The usual personal-growthy stuff is less on my mind than usual (despite having gotten some good related reading done), since I’m still in Maine on vacation with my family, and I once again didn’t get around to writing my usual Monday post. 

I’ll just throw out a brief story from my life.

I wrote a longish description of what “Self-leadership” means in IFS terms, but it bored me to reread it. Basically, it’s acting from your own best judgement, in a way that feels right and natural, devoid of “should” affect.

One of my historical patterns is getting upset to the point of crying when there’s something that seems important to me that I want from someone and am afraid I won’t get, particularly if I can’t “justify” the want. Unlike anger, sadness has been on my list of emotions to welcome and express for many years now now, which is one reason I’ve gotten a bunch of mileage out of using this pattern to short circuit angry feelings.

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I’ve Been Resisting Unblending

There’s been a pattern going on in my own life recently that I’m going to try to articulate, mostly in hopes that doing so will help something shift.

There’s a sense in which I can always unblend from my current trigger, go into Self, get some more perspective, laugh at myself, and get into a good mood. But I don’t always want to. There’s something that feels newish about this way of being, and something that feels much older. I used to be much less emotionally aware, and I didn’t take the data from my emotions seriously. That changed in a big way a few years ago.

I am interested in the progression, even though I suspect it ultimately won’t inform my current situation that much. I think I used to be very practiced at stepping out of my emotions and saying something more aligned with my verbal loop goals and beliefs. Though it was also uneven. I was much more reactive and prone to emotional displays with my family than I ever was with my friends, and I remember knowing it was that way and wondering about it at least by the time I was 12 or 13.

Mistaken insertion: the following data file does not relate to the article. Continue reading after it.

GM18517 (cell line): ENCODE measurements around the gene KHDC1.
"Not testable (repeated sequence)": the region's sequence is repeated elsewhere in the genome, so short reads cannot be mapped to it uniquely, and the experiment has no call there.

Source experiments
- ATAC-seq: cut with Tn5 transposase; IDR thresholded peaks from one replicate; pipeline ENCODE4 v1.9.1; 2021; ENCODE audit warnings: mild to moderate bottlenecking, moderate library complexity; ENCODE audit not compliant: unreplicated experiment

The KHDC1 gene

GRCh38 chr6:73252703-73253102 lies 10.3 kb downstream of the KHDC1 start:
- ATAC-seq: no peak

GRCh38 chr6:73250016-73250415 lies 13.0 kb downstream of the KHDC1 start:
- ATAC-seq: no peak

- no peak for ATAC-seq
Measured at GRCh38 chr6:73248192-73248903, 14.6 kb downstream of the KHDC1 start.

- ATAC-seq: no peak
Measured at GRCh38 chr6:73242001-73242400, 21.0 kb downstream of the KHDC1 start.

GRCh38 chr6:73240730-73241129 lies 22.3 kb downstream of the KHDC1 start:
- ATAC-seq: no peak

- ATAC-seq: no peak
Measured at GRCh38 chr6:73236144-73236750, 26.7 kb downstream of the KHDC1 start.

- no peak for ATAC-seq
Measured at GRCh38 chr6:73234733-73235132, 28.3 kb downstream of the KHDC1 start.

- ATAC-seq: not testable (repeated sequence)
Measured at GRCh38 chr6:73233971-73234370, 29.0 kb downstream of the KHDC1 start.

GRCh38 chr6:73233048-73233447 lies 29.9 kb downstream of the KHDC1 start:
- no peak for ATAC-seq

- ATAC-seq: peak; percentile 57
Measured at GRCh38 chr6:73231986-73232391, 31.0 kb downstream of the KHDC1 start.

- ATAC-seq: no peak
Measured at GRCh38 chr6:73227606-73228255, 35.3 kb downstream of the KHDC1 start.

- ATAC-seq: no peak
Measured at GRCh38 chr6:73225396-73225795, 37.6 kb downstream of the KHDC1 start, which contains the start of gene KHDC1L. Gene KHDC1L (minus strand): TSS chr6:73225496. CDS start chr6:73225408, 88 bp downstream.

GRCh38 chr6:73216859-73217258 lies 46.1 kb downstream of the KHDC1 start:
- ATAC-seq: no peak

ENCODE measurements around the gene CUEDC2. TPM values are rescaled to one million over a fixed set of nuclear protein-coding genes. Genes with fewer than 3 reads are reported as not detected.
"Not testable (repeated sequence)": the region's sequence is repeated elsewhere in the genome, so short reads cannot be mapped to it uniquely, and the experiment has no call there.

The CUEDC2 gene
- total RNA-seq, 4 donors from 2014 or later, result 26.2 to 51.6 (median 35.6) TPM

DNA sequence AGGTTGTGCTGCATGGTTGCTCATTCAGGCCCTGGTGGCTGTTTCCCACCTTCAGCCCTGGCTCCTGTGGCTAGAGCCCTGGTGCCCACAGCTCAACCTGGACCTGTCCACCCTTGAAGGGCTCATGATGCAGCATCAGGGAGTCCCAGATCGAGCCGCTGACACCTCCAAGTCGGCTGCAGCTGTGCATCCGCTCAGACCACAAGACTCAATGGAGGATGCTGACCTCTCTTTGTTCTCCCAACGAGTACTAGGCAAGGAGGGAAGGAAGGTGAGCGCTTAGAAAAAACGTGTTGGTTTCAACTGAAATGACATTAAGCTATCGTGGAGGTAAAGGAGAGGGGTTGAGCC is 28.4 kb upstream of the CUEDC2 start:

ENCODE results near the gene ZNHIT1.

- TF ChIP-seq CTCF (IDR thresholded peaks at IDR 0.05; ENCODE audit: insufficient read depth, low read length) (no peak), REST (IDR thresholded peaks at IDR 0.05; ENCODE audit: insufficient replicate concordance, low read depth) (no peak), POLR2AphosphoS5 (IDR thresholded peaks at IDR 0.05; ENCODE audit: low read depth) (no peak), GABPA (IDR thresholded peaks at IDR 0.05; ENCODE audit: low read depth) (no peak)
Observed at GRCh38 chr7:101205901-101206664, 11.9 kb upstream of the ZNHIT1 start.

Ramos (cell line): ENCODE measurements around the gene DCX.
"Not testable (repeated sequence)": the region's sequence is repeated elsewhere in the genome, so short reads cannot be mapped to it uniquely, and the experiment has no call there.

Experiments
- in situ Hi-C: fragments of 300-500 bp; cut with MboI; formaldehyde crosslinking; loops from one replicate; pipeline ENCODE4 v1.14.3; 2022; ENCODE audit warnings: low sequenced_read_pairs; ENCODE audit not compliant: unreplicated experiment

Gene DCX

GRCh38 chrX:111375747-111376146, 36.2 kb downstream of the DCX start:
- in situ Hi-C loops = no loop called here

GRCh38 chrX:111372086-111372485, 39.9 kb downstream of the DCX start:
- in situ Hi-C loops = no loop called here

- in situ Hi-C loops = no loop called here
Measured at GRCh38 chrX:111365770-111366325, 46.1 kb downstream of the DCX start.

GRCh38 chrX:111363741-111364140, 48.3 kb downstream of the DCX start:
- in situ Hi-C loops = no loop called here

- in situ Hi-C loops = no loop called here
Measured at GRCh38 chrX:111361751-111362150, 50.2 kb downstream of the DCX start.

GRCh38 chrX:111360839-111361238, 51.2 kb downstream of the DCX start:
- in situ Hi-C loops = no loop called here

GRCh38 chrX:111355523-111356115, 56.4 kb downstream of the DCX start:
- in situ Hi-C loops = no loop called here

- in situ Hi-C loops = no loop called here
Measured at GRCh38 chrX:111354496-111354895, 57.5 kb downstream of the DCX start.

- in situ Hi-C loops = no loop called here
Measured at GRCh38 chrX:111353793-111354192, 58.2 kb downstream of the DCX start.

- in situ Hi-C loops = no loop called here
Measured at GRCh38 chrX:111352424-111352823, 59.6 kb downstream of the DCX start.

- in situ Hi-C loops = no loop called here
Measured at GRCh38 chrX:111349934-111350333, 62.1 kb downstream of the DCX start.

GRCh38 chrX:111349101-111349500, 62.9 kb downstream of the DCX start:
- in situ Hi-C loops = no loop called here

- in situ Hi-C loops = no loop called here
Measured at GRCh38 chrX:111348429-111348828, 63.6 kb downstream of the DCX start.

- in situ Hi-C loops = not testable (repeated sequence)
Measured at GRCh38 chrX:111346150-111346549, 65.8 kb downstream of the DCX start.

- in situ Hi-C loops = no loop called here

Then, I leveled up in things like NVC, IFS, and rationality, and I made a huge push to try to use those tools in difficult situations when I was feeling triggered.

I think I’m better than ever at those skills, since I still practice, but I’m also feeling a yearning, that I’m pretty sure has in fact been there all along to let my more triggered, vulnerable, reactive parts have more of a role in my life. But then, I have a decent amount of tension around this desire because intellectually I’m actually not all that convinced of the value of doing so, except in some more abstract sense that I’ve decided over the years to take my yearnings and intuitions more seriously.

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Do You Feel Like an Adult?

I was doing some IFS with an old friend yesterday, and when I told her to imagine what her adult self would say to her ten-year-old child self, she said that her problem was that she didn’t feel like an adult.